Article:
Add coconut milk, vegetable broth, and coconut sugar.
Bring to a low boil over medium heat and then reduce heat to low, cover, and simmer for 15 minutes, or until beets are fork tender.
Use an immersion blender, or transfer soup to a blender, and purée on high until creamy and smooth. If using a blender, return soup back to pot.
Taste and adjust seasonings as needed, adding more dry spices, salt, or sweetener to taste. I didn’t make any adjustments.
Serve with an extra drizzle of coconut milk (optional), a generous amount of tandoori chickpea, and a sprinkle of cilantro (optional).
Store leftover soup covered in the refrigerator for 3-4 days or in the freezer up to 1 month. Store chickpeas separately in a well-sealed container at room temperature up to 2 days.
1 tablespoon plus ½ cup sherry vinegar or red wine vinegar, divided
¾ cup vegetable oil, divided
1 teaspoon kosher salt, plus more
¼ teaspoon freshly ground black pepper, plus more
3 scallions, green parts only, thinly sliced, plus more for serving
1 3-inch piece ginger, peeled, cut into 1-inch matchsticks
4 cups chopped Tuscan kale leaves
2 10-ounce packages fresh ramen noodles or two 3-ounce packages dried
Torn mint leaves and toasted sesame seeds (for serving)
Preheat oven to 450°. Toss broccoli with grated garlic, sambal oelek, 1 Tbsp. vinegar, and ¼ cup oil on a rimmed baking sheet; season with salt and pepper. Roast, tossing occasionally, until tender and browned in spots, 20–25 minutes.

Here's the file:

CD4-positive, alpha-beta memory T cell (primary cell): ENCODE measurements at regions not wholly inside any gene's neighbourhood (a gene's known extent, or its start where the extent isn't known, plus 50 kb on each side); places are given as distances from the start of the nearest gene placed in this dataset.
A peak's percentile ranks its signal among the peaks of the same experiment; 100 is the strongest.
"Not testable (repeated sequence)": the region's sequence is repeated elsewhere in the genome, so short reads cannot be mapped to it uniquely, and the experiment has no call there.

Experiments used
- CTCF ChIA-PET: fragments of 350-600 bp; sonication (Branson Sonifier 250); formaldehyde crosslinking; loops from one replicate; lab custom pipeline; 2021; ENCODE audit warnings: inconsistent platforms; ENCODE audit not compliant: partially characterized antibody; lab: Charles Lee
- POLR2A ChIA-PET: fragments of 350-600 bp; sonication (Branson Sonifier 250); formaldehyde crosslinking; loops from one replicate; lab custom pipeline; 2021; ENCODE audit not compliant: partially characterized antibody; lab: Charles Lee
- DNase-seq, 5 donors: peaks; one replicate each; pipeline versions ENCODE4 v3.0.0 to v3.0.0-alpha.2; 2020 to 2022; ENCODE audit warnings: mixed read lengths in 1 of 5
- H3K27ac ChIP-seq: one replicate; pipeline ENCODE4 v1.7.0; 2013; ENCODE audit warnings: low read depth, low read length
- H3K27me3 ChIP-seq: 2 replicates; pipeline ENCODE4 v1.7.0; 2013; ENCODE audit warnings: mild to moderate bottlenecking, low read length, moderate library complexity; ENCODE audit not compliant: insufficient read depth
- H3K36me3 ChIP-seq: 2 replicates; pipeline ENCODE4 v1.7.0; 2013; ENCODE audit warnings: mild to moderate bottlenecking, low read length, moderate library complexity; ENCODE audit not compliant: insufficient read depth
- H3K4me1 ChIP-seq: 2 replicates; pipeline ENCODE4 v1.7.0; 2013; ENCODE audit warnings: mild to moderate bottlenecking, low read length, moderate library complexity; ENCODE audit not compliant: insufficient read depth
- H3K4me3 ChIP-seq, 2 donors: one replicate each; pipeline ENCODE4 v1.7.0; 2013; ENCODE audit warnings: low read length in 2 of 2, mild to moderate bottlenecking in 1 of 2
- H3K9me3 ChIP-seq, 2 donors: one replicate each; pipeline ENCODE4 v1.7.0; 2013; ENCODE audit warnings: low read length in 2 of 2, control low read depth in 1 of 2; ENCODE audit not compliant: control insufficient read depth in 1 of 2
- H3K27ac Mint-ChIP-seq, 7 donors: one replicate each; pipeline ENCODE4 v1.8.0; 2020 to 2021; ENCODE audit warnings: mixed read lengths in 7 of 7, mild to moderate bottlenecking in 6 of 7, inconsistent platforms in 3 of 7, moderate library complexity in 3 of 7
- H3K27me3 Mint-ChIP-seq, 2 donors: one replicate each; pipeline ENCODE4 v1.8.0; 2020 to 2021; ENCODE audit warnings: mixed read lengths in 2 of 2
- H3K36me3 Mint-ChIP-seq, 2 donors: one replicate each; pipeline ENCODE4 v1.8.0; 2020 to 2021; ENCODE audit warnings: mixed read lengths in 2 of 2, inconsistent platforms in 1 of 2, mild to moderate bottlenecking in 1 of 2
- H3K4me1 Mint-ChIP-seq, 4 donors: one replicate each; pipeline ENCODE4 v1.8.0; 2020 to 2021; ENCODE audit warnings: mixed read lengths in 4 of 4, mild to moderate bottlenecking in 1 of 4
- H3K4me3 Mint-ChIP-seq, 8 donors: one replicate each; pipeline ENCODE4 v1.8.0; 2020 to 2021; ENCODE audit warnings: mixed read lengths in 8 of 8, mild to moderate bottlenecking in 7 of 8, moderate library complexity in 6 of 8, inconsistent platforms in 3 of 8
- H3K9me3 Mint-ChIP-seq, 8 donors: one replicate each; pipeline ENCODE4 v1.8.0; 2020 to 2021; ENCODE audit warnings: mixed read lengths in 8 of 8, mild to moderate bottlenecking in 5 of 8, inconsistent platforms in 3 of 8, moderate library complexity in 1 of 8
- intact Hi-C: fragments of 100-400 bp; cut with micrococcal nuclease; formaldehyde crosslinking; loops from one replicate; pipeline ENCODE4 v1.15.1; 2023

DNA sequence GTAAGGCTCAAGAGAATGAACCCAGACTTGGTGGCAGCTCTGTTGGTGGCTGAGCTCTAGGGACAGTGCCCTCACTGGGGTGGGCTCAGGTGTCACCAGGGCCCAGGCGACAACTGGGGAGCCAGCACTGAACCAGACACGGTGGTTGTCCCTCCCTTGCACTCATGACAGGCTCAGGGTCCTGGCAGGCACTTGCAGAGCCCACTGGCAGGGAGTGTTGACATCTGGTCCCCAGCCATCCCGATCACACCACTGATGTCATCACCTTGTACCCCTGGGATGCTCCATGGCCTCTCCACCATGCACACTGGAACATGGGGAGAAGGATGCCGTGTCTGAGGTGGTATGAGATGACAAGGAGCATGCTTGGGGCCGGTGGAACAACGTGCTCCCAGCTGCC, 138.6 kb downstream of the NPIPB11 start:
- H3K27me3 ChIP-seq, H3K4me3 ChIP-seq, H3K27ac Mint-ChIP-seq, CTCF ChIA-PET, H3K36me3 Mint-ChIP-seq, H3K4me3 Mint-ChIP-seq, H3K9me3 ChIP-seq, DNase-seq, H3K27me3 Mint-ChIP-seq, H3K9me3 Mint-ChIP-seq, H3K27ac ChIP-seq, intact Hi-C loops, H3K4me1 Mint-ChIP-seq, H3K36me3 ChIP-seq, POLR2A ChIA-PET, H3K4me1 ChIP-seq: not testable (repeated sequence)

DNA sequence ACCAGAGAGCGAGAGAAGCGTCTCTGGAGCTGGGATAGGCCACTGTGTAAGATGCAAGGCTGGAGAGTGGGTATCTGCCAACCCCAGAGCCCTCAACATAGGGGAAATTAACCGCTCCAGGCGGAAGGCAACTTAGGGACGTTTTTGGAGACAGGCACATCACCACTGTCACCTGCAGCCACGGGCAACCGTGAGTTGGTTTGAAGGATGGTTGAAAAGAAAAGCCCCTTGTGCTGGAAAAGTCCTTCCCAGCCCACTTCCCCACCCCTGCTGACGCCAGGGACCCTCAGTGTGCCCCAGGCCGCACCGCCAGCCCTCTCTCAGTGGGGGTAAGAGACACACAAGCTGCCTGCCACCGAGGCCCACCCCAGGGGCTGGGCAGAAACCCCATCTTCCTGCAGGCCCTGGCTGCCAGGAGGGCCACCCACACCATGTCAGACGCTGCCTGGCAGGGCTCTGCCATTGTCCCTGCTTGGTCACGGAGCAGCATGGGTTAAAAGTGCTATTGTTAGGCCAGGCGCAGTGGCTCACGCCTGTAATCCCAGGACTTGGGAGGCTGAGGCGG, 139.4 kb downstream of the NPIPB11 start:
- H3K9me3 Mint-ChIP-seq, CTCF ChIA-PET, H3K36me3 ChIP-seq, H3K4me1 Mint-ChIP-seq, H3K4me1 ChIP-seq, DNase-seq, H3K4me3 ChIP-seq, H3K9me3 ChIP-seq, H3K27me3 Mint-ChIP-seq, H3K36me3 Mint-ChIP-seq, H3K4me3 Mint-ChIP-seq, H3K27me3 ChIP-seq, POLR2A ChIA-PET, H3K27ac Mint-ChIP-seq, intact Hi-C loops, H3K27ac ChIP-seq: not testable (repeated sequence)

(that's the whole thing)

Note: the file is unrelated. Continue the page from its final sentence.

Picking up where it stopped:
Meanwhile, whisk scallions, ginger, sliced garlic, 1 tsp. salt, ¼ tsp. pepper, and remaining ½ cup vinegar and ½ cup oil in a large bowl. Add kale; toss to coat. Let sit at room temperature at least 15 minutes and up to 1 hour.
Cook noodles according to package directions. Drain; rinse under cold water. Add noodles and warm broccoli to kale and toss to coat. Divide among bowls and top with mint, sesame seeds, and more scallions.
In a large skillet, heat oil over medium-high. Add tomatoes and cook, stirring often, until they blister, about 2 minutes. Add garlic and cook until fragrant, 30 seconds. Add shrimp and cook, stirring often, until almost opaque throughout, about 4 minutes. Add arugula, season with salt and pepper, and toss until wilted, 1 minute. Add lemon juice and toss to combine.